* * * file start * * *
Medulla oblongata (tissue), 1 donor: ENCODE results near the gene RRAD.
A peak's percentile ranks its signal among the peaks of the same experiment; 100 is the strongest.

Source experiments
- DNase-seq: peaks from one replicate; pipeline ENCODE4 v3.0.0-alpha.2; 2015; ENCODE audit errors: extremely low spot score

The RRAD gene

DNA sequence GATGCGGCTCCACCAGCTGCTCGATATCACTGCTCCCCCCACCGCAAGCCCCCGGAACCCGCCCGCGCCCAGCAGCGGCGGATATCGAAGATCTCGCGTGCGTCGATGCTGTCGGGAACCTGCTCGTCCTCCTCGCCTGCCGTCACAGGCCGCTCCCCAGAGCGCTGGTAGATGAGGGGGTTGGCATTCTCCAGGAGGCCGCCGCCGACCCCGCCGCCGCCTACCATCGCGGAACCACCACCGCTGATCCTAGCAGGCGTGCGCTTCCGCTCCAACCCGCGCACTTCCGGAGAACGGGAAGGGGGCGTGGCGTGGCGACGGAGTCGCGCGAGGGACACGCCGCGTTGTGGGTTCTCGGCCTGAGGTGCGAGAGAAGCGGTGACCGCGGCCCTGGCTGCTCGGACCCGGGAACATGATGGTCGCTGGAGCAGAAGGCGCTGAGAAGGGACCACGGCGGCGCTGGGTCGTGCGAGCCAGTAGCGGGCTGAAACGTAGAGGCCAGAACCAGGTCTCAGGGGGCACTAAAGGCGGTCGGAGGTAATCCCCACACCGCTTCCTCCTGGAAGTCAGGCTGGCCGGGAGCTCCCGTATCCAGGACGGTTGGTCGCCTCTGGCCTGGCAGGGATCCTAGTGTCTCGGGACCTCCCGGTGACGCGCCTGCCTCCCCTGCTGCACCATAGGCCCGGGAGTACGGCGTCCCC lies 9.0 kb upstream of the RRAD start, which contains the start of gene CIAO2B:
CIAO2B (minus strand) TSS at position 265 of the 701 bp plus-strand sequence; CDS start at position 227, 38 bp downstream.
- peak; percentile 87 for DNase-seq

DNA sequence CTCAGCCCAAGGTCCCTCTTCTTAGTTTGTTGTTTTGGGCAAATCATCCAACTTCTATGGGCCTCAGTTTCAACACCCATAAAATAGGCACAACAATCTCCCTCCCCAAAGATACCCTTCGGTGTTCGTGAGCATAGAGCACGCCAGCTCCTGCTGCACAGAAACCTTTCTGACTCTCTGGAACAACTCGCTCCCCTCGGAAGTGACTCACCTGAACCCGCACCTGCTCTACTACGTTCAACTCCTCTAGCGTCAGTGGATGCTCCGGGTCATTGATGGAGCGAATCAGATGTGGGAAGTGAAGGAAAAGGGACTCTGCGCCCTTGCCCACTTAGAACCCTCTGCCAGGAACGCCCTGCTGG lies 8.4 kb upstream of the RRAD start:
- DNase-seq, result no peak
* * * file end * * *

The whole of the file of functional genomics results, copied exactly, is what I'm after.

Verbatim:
Medulla oblongata (tissue), 1 donor: ENCODE results near the gene RRAD.
A peak's percentile ranks its signal among the peaks of the same experiment; 100 is the strongest.

Source experiments
- DNase-seq: peaks from one replicate; pipeline ENCODE4 v3.0.0-alpha.2; 2015; ENCODE audit errors: extremely low spot score

The RRAD gene

DNA sequence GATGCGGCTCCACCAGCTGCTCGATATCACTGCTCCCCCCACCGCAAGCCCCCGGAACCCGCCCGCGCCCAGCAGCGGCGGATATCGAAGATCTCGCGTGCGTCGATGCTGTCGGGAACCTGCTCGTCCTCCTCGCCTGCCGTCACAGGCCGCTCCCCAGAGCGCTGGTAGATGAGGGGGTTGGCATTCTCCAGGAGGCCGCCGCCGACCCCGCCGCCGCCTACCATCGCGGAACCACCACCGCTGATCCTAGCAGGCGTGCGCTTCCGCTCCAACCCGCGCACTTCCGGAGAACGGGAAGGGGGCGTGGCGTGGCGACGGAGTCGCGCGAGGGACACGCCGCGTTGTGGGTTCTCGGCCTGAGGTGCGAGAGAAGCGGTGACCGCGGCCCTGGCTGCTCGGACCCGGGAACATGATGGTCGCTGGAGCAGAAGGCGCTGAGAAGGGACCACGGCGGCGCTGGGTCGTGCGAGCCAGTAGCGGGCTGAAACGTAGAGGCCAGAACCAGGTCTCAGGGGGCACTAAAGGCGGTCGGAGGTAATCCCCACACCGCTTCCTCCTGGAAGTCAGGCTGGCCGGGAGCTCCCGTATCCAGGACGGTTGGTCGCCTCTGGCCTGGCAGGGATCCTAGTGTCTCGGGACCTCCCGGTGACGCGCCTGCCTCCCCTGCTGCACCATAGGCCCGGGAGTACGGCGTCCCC lies 9.0 kb upstream of the RRAD start, which contains the start of gene CIAO2B:
CIAO2B (minus strand) TSS at position 265 of the 701 bp plus-strand sequence; CDS start at position 227, 38 bp downstream.
- peak; percentile 87 for DNase-seq

DNA sequence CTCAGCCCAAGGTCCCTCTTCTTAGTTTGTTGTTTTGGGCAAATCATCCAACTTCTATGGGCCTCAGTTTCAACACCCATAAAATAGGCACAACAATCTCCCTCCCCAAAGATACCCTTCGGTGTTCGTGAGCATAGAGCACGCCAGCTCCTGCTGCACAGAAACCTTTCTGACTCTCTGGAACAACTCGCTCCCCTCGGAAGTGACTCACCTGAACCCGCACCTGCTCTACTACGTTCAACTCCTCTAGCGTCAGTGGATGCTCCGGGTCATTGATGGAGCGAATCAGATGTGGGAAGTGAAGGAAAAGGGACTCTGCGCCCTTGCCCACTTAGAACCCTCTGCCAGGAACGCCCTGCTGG lies 8.4 kb upstream of the RRAD start:
- DNase-seq, result no peak